Queen's Accessibility Hub


Accessibility Hub

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Steve Cutway Accessibility Award

Established in 2008, the Steve Cutway Accessibility Award formally recognizes the outstanding contributions of faculty, staff and students towards advancing accessibility for persons with disabilities at Queen's University.

The Queen's Accessibility Committee in partnership with Accessibility Queen's named the Award in honour of Steve Cutway, a long-serving employee of Queen's University. Over a span of nearly 36 years, Steve gave generously of his time and commitment in advancing accessibility for students and employees with disabilities.

The Award servers to acknowledge the efforts of faculty, staff and students who demonstrate creativity, enthusiasm, innovation and commitment to creating a learning and work environment in which persons with disabilities enjoy full participation.

Examples of efforts in advancing accessibility include:

  • developing and delivering interesting and effective awareness training about disability and accessibility issues
  • demonstrating flexibility, respectfulness and creativity in responding to requests for accommodations in the classroom or in the workplace
  • conveying a welcoming and inclusive attitude towards students and employees with disabilities in one's department
  • utilizing elements of universal instructional design in one's curriculum that at the same time enhance accessibility
  • paying particular attention to accessibility when planning projects or events at the University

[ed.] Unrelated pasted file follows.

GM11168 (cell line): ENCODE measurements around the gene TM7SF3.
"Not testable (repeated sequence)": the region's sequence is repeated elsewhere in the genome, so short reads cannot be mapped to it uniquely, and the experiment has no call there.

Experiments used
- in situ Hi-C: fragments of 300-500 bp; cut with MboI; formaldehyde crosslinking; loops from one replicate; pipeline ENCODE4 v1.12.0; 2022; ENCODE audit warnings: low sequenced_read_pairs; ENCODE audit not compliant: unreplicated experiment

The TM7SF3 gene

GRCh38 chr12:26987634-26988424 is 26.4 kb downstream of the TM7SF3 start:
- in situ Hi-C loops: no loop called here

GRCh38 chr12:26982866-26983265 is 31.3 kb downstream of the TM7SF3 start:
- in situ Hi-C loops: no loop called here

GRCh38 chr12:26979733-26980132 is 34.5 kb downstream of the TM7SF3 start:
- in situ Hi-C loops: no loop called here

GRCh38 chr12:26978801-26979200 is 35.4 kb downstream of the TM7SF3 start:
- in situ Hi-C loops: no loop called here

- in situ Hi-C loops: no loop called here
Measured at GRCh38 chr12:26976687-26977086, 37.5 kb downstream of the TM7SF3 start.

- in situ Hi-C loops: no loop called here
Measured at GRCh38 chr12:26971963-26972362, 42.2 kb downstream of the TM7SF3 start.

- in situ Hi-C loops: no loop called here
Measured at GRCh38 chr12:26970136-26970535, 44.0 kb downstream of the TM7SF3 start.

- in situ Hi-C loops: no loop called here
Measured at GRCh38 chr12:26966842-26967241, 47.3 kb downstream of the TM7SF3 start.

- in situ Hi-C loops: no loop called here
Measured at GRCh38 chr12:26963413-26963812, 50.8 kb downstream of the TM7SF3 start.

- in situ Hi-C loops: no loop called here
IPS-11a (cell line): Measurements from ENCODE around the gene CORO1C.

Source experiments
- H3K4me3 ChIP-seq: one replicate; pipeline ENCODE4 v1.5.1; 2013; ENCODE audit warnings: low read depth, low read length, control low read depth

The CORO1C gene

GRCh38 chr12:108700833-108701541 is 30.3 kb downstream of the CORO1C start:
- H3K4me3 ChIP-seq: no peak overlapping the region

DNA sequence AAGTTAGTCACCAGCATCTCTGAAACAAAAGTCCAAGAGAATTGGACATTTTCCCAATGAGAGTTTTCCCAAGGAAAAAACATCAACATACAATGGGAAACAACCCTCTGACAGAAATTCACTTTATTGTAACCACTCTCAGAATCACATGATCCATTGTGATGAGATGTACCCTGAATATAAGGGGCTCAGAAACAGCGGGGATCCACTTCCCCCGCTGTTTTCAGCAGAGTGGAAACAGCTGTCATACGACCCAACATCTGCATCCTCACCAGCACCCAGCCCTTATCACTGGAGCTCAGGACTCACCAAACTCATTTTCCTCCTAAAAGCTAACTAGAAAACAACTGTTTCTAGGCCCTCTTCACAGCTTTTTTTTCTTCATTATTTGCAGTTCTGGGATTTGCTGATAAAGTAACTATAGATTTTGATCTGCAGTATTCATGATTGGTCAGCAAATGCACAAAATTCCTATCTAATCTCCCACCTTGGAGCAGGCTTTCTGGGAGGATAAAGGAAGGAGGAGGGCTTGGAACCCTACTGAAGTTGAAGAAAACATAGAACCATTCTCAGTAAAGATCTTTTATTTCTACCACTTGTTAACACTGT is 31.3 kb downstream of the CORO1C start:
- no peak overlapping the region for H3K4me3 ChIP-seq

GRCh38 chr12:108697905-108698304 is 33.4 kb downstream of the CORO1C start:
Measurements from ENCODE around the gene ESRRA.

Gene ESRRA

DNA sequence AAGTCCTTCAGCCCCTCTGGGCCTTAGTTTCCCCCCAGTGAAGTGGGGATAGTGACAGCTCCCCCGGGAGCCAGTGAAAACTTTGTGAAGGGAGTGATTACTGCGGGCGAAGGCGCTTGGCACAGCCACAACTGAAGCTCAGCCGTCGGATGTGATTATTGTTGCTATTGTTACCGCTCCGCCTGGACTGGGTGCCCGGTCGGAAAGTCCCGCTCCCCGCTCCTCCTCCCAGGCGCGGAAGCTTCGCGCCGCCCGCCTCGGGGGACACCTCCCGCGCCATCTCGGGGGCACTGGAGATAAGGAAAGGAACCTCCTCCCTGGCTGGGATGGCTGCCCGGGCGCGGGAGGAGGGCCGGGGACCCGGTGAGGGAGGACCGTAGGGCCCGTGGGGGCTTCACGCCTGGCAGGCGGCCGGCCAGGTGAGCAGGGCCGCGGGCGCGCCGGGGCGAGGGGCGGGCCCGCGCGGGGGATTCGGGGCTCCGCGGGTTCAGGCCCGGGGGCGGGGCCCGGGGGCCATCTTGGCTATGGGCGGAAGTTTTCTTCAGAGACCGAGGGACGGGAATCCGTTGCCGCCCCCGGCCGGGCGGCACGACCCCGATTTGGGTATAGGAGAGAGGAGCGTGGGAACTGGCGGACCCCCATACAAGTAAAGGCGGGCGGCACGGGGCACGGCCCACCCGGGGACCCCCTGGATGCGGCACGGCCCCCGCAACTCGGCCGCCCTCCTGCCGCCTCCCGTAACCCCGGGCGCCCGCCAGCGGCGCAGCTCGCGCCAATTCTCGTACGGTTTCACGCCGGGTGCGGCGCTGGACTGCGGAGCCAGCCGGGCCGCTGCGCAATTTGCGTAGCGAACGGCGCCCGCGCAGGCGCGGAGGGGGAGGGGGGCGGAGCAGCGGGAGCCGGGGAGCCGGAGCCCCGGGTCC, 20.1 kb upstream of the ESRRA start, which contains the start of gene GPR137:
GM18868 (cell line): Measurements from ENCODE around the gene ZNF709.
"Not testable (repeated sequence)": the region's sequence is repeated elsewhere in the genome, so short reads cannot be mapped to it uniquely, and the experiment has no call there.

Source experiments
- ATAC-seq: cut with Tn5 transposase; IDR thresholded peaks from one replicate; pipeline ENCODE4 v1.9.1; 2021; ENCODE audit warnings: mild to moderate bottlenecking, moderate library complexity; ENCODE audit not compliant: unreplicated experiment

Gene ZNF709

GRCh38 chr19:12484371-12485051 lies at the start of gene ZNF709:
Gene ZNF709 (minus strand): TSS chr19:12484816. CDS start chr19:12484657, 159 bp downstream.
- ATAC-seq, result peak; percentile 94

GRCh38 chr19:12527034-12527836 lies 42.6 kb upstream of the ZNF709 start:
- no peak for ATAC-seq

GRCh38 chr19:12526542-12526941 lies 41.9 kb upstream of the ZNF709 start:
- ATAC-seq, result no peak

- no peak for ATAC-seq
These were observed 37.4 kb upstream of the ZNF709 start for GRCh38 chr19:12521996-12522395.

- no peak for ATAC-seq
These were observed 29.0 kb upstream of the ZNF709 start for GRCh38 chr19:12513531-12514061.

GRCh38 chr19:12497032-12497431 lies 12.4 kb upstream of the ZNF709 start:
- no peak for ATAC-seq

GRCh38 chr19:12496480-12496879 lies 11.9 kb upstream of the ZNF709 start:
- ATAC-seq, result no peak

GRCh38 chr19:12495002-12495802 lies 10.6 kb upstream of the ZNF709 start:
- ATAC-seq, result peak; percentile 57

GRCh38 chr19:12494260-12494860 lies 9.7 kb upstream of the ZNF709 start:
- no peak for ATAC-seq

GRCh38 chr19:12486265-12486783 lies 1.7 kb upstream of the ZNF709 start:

The principal presents the award during Accessibility Awareness Week, held in March every year.


Any member of the Queen's community including students, staff, faculty or alumni as well as members of the general Kingston community who have an interest in Queen's University may submit nominations.

The Award

photograph of the Steve Cutway Accessibility Award statueThe award consists of two metal spindles, both spiralling upwards, out of a square, singular piece of cherry wood. One of the spindles represents a person or persons with disabilities and the other represents the individual department at Queen's who is advancing accessibility.

In the lower part of the piece, several rivets pierce the spindles. These rivets represent barriers or obstacles to participation. Below the rivets, the spindles are separated from each other in comparison to the upper portion of the piece. This symbolizes the distance and separateness that exists between people when barriers exist. It illustrates the lack of interchange of ideas, information and other types of sharing that make a community a community.

As the spindles spiral upward passed the rivets, the distance narrows between them and they start to intertwine. Barriers fall away, accessibility is improving and people are coming closer together. Sharing is easier with the divide gone. As the spindles continue upwards, they get closer and closer together. This resembles some of the fundamental relationships upon which a community is founded and strives – friendships, colleagueships, and partnerships. Only with accessibility, can these relationships develop and proceed successfully.

At no point in time do the spindles ever touch. This represents interdependence and effectively refutes the myth that to have a disability is to be dependent. For all members of this community, interdependence is an important feature of our daily lives. People who have yet to acquire a disability are no different in this regard from persons with disabilities. Interdependence is critical to our success both professionally and personally.

Finally, the spindles reach the top, each of the same height. This symbolizes that persons with disabilities and other members of our community are equal partners in this process of advancing accessibility. This refutes the myth that persons who advance accessibility are "helping" those people with disabilities. Instead, we are partners. Contributions by everyone are critical if we are to realize a truly accessible community, a truly accessible Queen's University.

Artist: Stefan Deurst Custom Metal Works, Kingston, Ontario